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An Evolutionary Model of Reciprocity


  • Basov, S.


Despite the pervasiveness of reciprocal behavior, it has received little attention in the economic literature. In this paper, I consider an evolutionary model of reciprocity. The main findings of this paper are that evolution can support reciprocal behavior for the fraction of population, which is insensitive to the stakes involved, but is sensitive to the cohesiveness of the relationships. These findings match stylized facts learned from experimental and field studies of reciprocity.

Suggested Citation

  • Basov, S., 2001. "An Evolutionary Model of Reciprocity," Department of Economics - Working Papers Series 812, The University of Melbourne.
  • Handle: RePEc:mlb:wpaper:812

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    References listed on IDEAS

    1. Ernst Fehr & Simon Gächter, 2000. "Fairness and Retaliation: The Economics of Reciprocity," Journal of Economic Perspectives, American Economic Association, vol. 14(3), pages 159-181, Summer.
    2. Schlag, Karl H., 1999. "Which one should I imitate?," Journal of Mathematical Economics, Elsevier, vol. 31(4), pages 493-522, May.
    3. Jonathan Levin, 2003. "Relational Incentive Contracts," American Economic Review, American Economic Association, vol. 93(3), pages 835-857, June.
    4. Valentina Corradi & Rajiv Sarin, "undated". "Continuous Approximations of Stochastic Evolutionary Game Dynamics," ELSE working papers 002, ESRC Centre on Economics Learning and Social Evolution.
    5. Herbert Gintis, 2000. "Strong Reciprocity and Human Sociality," UMASS Amherst Economics Working Papers 2000-02, University of Massachusetts Amherst, Department of Economics.
    6. Young, H Peyton, 1993. "The Evolution of Conventions," Econometrica, Econometric Society, vol. 61(1), pages 57-84, January.
    7. George A. Akerlof, 1982. "Labor Contracts as Partial Gift Exchange," The Quarterly Journal of Economics, Oxford University Press, vol. 97(4), pages 543-569.
    8. Sethi, Rajiv & Somanathan, E., 2003. "Understanding reciprocity," Journal of Economic Behavior & Organization, Elsevier, vol. 50(1), pages 1-27, January.
    9. Fudenberg, D. & Harris, C., 1992. "Evolutionary dynamics with aggregate shocks," Journal of Economic Theory, Elsevier, vol. 57(2), pages 420-441, August.
    10. Kandori, Michihiro & Mailath, George J & Rob, Rafael, 1993. "Learning, Mutation, and Long Run Equilibria in Games," Econometrica, Econometric Society, vol. 61(1), pages 29-56, January.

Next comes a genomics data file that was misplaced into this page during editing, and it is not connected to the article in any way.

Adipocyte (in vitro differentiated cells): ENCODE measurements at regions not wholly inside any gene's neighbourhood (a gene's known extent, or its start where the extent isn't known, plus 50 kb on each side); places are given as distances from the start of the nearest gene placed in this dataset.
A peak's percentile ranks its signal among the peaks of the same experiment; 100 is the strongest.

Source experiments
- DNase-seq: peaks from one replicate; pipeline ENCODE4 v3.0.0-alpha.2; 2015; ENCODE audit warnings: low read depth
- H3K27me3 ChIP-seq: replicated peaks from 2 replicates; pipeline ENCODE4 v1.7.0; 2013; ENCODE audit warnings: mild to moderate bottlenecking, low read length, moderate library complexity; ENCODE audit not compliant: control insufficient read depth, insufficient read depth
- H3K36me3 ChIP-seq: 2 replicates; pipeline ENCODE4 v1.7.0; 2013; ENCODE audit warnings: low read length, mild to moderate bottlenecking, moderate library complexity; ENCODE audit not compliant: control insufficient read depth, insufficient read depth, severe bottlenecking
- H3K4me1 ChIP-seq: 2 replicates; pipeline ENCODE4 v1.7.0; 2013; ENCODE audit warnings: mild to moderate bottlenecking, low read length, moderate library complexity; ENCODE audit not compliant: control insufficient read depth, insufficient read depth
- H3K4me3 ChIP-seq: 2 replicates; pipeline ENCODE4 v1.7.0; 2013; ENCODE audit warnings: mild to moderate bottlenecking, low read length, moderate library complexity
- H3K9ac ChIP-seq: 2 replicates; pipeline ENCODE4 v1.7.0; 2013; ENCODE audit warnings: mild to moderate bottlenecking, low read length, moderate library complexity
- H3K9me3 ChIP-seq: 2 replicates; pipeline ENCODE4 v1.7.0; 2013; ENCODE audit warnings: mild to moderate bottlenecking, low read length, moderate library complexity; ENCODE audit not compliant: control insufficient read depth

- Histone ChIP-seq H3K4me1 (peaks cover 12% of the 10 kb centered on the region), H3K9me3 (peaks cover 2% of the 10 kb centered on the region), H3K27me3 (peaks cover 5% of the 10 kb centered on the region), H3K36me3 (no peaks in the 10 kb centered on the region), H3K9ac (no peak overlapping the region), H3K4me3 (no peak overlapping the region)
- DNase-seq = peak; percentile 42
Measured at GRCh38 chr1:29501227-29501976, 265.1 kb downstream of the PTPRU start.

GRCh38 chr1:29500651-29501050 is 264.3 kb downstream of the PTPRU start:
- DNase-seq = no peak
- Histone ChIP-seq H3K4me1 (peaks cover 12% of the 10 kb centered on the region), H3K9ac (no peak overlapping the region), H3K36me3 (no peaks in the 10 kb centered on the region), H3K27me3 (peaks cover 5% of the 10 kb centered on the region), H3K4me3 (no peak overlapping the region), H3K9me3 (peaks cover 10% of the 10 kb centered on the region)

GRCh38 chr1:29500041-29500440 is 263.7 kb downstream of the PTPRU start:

11. Simon P. Anderson & Jacob K. Goeree & Charles A. Holt, 1999. "Stochastic Game Theory: Adjustment to Equilibrium Under Noisy Directional Learning," Virginia Economics Online Papers 327, University of Virginia, Department of Economics.
    12. Schlag, Karl H., 1998. "Why Imitate, and If So, How?, : A Boundedly Rational Approach to Multi-armed Bandits," Journal of Economic Theory, Elsevier, vol. 78(1), pages 130-156, January.
    13. Sethi, Rajiv & Somanathan, E., 2001. "Preference Evolution and Reciprocity," Journal of Economic Theory, Elsevier, vol. 97(2), pages 273-297, April.
    14. Ernst Fehr & Simon Gaechter, "undated". "Do Incentive Contracts Crowd out Voluntary Cooperation?," IEW - Working Papers 034, Institute for Empirical Research in Economics - University of Zurich.
    15. Corradi, Valentina & Sarin, Rajiv, 2000. "Continuous Approximations of Stochastic Evolutionary Game Dynamics," Journal of Economic Theory, Elsevier, vol. 94(2), pages 163-191, October.
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    Cited by:

    1. Suren Basov, 2002. "Evolution of Social Behavior in the Global Economy: The Replicator Dynamics with Migration," Department of Economics - Working Papers Series 847, The University of Melbourne.

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    JEL classification:

    • C70 - Mathematical and Quantitative Methods - - Game Theory and Bargaining Theory - - - General
    • C90 - Mathematical and Quantitative Methods - - Design of Experiments - - - General
    • D63 - Microeconomics - - Welfare Economics - - - Equity, Justice, Inequality, and Other Normative Criteria and Measurement


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